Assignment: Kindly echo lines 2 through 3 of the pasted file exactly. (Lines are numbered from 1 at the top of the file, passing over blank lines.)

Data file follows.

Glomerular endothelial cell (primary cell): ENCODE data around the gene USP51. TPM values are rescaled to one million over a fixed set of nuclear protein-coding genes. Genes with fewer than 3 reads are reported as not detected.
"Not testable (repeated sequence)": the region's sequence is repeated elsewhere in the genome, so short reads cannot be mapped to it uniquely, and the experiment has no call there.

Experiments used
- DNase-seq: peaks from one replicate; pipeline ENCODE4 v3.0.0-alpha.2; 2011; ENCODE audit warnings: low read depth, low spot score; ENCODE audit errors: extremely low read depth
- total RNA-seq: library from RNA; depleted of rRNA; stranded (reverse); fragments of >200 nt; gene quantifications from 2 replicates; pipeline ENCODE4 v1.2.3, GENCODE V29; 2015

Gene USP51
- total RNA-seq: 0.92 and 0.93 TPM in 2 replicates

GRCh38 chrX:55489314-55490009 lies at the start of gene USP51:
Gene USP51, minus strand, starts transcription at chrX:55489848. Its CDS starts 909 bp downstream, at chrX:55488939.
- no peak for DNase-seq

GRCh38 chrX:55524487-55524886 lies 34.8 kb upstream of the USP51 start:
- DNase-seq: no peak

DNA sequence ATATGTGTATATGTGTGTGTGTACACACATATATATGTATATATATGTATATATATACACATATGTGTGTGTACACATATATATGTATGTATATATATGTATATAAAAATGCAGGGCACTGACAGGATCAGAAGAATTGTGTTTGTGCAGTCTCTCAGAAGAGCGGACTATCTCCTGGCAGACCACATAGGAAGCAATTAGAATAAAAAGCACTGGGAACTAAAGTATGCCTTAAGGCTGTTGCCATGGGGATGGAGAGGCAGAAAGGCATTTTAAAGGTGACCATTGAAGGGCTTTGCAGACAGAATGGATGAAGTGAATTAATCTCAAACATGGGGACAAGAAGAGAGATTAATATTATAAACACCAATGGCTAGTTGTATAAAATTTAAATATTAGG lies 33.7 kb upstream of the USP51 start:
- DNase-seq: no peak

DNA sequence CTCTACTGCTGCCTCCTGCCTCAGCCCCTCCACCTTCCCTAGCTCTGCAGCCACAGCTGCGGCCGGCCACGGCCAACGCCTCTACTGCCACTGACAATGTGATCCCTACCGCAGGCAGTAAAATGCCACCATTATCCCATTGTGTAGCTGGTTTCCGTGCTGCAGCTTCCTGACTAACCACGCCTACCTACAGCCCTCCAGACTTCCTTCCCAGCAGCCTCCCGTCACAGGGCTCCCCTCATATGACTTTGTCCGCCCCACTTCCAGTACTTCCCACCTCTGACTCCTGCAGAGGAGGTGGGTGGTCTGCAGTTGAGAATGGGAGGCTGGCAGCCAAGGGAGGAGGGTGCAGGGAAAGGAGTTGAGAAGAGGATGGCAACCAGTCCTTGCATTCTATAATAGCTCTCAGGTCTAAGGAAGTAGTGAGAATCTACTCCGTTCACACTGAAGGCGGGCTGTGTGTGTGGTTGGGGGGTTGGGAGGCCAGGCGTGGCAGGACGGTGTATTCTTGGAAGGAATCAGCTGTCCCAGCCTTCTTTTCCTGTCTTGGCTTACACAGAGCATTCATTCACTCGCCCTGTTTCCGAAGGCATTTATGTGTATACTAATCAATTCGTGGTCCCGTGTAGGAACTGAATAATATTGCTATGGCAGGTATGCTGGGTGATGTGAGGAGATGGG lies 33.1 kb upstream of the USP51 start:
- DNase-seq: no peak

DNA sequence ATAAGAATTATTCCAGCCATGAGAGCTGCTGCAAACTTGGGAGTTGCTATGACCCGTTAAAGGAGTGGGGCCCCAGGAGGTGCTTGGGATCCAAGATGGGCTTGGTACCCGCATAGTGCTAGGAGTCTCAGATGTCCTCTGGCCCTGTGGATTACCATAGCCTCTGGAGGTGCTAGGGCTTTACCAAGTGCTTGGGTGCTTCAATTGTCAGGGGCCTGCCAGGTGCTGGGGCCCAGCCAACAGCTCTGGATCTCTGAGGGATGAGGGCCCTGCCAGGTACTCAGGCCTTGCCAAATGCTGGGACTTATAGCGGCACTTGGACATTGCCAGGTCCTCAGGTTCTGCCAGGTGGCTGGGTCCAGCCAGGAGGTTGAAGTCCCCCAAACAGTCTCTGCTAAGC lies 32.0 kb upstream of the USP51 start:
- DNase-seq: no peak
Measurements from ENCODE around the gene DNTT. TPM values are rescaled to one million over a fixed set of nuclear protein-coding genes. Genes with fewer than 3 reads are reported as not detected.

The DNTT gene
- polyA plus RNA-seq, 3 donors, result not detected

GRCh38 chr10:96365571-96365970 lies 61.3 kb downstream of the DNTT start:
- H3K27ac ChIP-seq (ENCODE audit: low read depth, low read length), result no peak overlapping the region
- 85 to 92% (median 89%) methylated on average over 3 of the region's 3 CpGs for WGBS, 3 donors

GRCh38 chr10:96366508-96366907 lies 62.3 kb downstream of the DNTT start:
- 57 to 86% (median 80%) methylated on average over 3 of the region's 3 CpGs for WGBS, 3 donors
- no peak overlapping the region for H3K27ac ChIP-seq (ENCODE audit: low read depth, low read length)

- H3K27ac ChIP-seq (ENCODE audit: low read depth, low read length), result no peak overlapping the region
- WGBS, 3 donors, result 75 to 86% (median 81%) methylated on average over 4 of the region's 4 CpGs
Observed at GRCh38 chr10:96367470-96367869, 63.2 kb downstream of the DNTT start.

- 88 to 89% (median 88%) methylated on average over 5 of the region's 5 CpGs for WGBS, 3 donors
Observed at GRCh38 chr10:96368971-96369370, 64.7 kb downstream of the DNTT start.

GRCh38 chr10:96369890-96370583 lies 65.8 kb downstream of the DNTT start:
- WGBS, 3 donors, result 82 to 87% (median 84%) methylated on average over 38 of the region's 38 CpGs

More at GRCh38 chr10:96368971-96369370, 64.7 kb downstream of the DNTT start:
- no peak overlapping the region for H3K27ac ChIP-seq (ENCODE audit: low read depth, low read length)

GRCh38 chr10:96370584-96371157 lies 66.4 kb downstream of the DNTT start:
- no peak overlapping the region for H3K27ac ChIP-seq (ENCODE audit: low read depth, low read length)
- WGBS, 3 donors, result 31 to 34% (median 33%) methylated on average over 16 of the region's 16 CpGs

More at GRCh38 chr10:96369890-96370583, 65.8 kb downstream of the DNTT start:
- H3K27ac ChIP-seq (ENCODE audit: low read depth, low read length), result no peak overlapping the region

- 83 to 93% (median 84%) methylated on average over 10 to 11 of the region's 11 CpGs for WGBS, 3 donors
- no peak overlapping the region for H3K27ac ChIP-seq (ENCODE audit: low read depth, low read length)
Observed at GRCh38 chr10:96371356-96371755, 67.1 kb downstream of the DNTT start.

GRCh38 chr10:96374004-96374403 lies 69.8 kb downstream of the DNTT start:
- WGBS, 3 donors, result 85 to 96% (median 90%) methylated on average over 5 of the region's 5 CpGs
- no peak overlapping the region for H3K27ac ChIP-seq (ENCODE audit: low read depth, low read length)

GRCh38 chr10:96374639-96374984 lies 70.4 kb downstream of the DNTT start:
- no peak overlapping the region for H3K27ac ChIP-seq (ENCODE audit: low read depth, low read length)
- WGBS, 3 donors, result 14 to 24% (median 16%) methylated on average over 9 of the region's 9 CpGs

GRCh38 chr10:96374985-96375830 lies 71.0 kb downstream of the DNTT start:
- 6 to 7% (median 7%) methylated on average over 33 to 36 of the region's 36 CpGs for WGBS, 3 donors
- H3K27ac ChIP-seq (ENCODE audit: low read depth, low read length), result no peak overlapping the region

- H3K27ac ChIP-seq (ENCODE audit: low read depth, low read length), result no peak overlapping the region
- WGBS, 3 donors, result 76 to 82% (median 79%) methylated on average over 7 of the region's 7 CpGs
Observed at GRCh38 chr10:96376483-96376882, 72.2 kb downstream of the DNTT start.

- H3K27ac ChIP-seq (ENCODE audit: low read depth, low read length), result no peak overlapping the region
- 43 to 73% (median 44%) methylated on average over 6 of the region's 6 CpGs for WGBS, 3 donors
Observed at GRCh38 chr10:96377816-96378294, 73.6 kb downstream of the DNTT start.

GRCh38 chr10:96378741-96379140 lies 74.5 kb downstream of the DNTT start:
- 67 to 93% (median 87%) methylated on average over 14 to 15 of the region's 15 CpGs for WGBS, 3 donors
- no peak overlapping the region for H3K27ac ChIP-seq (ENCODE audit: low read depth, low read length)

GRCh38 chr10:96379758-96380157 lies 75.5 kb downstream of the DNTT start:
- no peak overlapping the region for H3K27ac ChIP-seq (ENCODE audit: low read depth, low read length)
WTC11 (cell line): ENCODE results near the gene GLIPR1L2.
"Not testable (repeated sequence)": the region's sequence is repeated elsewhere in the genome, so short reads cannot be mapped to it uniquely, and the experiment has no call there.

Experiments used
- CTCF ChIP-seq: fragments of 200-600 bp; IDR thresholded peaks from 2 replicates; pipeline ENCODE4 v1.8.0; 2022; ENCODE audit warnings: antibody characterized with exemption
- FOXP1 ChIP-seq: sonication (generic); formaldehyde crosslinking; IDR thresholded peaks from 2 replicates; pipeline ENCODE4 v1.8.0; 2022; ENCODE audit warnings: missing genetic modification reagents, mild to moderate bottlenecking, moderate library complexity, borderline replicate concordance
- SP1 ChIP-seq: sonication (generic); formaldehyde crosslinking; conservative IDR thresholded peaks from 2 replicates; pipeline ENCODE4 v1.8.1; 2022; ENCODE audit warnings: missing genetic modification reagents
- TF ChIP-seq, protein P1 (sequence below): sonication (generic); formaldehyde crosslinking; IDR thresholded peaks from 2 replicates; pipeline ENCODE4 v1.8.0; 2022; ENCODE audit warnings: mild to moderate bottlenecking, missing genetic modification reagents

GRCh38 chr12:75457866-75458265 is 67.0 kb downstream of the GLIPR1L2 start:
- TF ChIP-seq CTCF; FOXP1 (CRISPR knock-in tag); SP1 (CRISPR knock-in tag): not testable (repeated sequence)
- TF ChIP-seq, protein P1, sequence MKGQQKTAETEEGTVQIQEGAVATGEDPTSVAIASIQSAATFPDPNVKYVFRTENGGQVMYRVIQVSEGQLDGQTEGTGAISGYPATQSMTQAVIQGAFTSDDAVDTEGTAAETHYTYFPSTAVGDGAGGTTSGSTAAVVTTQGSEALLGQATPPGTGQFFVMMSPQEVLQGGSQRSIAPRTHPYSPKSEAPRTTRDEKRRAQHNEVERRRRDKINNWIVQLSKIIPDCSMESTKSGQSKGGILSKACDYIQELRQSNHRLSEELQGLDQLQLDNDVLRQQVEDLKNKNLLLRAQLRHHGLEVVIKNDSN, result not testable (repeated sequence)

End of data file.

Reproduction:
"Not testable (repeated sequence)": the region's sequence is repeated elsewhere in the genome, so short reads cannot be mapped to it uniquely, and the experiment has no call there.

Experiments used